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Journal of Environmental Quality Abstract - Special Submissions: Integrated Solutions to the Soil and Agri-Environmental Challenges Facing China in The 21st Century

Biofuel Development, Food Security and the Use of Marginal Land in China


This article in JEQ

  1. Vol. 40 No. 4, p. 1058-1067
    Received: Jan 11, 2011

    * Corresponding author(s): jkhuang.ccap@igsnrr.ac.cn
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  1. Huanguang Qiuab,
  2. Jikun Huang *a,
  3. Michiel Keyzerc,
  4. Wim van Veenc,
  5. Scott Rozelled,
  6. Guenther Fishere and
  7. Tatiana Ermolievae
  1. a Center for Chinese Agricultural Policy, Institute of Geographic Sciences and Natural Resources Research, Chinese Academy of Sciences. Jia 11, Datun Road, Anwai, Beijing, 100101
    b Dep. of Financial & Management Studies, SOAS, Univ. of London, London WC1H 0GX, UK
    c Centre for World Food Studies, Free Univ., De Boelelaan 1105, 1081 HV Amsterdam, The Netherlands
    d Food Security and the Environment Program, Stanford Univ., Stanford, CA 95305
    e International Institute for Applied Systems Analysis, Schlossplatz 1, A-2361 Laxenburg, Austria. Assigned to Associate Editor J.T. Sims


With concerns of energy shortages, China, like the United States, European Union, and other countries, is promoting the development of biofuels. However, China also faces high future demand for food and feed, and so its bioenergy program must try to strike a balance between food and fuel. The goals of this paper are to provide an overview of China's current bioethanol program, identify the potential for using marginal lands for feedstock production, and measure the likely impacts of China's bioethanol development on the nation's future food self-sufficiency. Our results indicate that the potential to use marginal land for bioethanol feedstock production is limited. Applying a modeling approach based on highly disaggregated data by region, our analysis shows that the target of 10 million t of bioethanol by 2020 seems to be a prudent target, causing no major disturbances in China's food security. But the expansion of bioethanol may increase environmental pressures due to the higher levels of fertilizer use. This study shows also that if China were able to cultivate 45% of its required bioethanol feedstock on new marginal land, it would further limit negative effects of the bioethanol program on the domestic and international economy, but at the expense of having to apply another 750 thousand t of fertilizer.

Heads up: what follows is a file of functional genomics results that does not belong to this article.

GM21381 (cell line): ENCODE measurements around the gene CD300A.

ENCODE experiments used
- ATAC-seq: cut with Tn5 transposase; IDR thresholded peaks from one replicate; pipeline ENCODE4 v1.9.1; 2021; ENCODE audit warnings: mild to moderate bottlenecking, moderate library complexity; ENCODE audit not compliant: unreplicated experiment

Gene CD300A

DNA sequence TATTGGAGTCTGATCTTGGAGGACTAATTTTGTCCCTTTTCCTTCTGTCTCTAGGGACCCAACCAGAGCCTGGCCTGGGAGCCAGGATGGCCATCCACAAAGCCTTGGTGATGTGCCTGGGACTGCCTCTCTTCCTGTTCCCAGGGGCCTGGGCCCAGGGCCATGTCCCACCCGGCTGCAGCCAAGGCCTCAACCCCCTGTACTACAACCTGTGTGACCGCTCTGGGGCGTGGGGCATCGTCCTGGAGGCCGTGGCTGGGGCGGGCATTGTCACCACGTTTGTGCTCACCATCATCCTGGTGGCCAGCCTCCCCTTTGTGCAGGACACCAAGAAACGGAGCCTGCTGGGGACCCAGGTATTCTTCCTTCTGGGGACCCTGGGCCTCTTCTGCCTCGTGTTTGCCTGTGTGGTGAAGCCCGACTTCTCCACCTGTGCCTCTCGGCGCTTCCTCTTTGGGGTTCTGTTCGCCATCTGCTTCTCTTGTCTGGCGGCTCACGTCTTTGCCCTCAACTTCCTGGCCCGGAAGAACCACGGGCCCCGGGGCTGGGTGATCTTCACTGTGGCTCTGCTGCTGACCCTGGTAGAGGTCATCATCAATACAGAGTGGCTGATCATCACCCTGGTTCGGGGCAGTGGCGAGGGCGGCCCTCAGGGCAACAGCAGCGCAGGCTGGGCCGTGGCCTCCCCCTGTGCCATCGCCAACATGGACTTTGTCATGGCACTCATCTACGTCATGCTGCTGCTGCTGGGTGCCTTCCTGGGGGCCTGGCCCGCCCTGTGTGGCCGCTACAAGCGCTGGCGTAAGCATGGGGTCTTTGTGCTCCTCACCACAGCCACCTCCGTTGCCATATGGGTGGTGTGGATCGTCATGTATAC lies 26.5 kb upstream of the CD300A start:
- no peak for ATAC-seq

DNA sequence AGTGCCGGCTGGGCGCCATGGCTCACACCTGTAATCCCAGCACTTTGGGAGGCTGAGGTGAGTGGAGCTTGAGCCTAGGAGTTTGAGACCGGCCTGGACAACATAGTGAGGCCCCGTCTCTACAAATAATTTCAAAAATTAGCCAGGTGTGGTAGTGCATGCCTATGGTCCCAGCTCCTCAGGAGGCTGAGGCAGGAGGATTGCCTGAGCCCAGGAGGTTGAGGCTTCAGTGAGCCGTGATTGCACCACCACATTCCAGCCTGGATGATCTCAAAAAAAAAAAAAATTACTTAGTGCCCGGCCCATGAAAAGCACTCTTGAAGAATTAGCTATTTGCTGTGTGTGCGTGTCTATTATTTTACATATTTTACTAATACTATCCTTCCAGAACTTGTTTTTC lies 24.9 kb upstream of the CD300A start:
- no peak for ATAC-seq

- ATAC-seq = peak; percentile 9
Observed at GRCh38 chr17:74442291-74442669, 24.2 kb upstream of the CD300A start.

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Copyright © 2011. Copyright © by the American Society of Agronomy, Crop Science Society of America, and Soil Science Society of America, Inc.